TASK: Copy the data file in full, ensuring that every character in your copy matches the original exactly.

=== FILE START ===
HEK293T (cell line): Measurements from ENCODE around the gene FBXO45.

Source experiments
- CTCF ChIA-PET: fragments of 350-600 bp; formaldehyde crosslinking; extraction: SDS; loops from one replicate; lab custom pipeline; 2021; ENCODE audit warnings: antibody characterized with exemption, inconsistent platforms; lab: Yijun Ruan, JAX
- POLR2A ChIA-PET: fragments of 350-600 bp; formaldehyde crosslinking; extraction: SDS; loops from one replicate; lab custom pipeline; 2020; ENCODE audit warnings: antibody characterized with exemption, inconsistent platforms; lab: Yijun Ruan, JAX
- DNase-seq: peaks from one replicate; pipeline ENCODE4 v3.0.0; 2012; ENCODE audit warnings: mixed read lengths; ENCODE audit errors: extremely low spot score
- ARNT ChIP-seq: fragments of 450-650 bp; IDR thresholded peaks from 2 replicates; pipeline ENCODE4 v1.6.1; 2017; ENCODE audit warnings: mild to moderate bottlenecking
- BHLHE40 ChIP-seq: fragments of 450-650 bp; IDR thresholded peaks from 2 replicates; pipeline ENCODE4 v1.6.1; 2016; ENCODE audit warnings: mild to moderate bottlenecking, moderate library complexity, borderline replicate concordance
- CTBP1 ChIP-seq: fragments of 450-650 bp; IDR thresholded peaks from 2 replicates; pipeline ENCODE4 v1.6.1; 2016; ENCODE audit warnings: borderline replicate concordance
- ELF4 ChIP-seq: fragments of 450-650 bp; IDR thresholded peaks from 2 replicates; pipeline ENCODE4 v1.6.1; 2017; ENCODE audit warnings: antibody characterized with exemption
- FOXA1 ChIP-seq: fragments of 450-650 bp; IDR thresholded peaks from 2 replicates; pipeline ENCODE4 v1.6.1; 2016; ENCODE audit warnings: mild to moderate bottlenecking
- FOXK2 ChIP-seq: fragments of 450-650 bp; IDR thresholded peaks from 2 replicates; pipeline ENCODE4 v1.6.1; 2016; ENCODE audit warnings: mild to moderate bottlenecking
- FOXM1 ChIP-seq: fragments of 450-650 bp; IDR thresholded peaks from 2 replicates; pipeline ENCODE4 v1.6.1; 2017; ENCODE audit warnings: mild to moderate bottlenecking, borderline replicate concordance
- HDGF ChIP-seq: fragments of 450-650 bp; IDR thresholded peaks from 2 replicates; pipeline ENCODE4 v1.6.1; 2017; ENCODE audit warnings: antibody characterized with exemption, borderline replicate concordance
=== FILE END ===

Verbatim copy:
HEK293T (cell line): Measurements from ENCODE around the gene FBXO45.

Source experiments
- CTCF ChIA-PET: fragments of 350-600 bp; formaldehyde crosslinking; extraction: SDS; loops from one replicate; lab custom pipeline; 2021; ENCODE audit warnings: antibody characterized with exemption, inconsistent platforms; lab: Yijun Ruan, JAX
- POLR2A ChIA-PET: fragments of 350-600 bp; formaldehyde crosslinking; extraction: SDS; loops from one replicate; lab custom pipeline; 2020; ENCODE audit warnings: antibody characterized with exemption, inconsistent platforms; lab: Yijun Ruan, JAX
- DNase-seq: peaks from one replicate; pipeline ENCODE4 v3.0.0; 2012; ENCODE audit warnings: mixed read lengths; ENCODE audit errors: extremely low spot score
- ARNT ChIP-seq: fragments of 450-650 bp; IDR thresholded peaks from 2 replicates; pipeline ENCODE4 v1.6.1; 2017; ENCODE audit warnings: mild to moderate bottlenecking
- BHLHE40 ChIP-seq: fragments of 450-650 bp; IDR thresholded peaks from 2 replicates; pipeline ENCODE4 v1.6.1; 2016; ENCODE audit warnings: mild to moderate bottlenecking, moderate library complexity, borderline replicate concordance
- CTBP1 ChIP-seq: fragments of 450-650 bp; IDR thresholded peaks from 2 replicates; pipeline ENCODE4 v1.6.1; 2016; ENCODE audit warnings: borderline replicate concordance
- ELF4 ChIP-seq: fragments of 450-650 bp; IDR thresholded peaks from 2 replicates; pipeline ENCODE4 v1.6.1; 2017; ENCODE audit warnings: antibody characterized with exemption
- FOXA1 ChIP-seq: fragments of 450-650 bp; IDR thresholded peaks from 2 replicates; pipeline ENCODE4 v1.6.1; 2016; ENCODE audit warnings: mild to moderate bottlenecking
- FOXK2 ChIP-seq: fragments of 450-650 bp; IDR thresholded peaks from 2 replicates; pipeline ENCODE4 v1.6.1; 2016; ENCODE audit warnings: mild to moderate bottlenecking
- FOXM1 ChIP-seq: fragments of 450-650 bp; IDR thresholded peaks from 2 replicates; pipeline ENCODE4 v1.6.1; 2017; ENCODE audit warnings: mild to moderate bottlenecking, borderline replicate concordance
- HDGF ChIP-seq: fragments of 450-650 bp; IDR thresholded peaks from 2 replicates; pipeline ENCODE4 v1.6.1; 2017; ENCODE audit warnings: antibody characterized with exemption, borderline replicate concordance